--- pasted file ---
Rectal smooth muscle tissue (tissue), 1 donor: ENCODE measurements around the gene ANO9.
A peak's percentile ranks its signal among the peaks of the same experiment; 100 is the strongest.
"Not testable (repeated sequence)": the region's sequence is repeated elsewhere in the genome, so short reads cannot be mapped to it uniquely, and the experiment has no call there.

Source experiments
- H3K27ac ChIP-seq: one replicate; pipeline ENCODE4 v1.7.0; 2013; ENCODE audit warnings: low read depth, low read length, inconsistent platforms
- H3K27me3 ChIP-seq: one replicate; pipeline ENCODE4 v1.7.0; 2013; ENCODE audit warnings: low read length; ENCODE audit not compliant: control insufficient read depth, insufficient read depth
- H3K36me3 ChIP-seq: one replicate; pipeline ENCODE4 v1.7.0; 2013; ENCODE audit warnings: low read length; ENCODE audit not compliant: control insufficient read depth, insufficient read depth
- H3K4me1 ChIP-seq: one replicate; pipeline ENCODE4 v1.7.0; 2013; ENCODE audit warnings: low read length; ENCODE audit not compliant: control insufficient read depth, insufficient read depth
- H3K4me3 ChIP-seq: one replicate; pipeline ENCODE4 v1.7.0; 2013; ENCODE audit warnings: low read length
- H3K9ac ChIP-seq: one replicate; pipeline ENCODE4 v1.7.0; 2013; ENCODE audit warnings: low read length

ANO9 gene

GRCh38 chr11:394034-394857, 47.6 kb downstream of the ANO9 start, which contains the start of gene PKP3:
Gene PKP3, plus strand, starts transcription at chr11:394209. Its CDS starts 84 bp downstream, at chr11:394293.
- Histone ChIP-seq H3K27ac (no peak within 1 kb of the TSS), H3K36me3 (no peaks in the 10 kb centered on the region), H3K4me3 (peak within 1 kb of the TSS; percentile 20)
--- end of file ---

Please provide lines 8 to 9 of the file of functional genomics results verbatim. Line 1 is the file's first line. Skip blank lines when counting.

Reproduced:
- H3K4me1 ChIP-seq: one replicate; pipeline ENCODE4 v1.7.0; 2013; ENCODE audit warnings: low read length; ENCODE audit not compliant: control insufficient read depth, insufficient read depth
- H3K4me3 ChIP-seq: one replicate; pipeline ENCODE4 v1.7.0; 2013; ENCODE audit warnings: low read length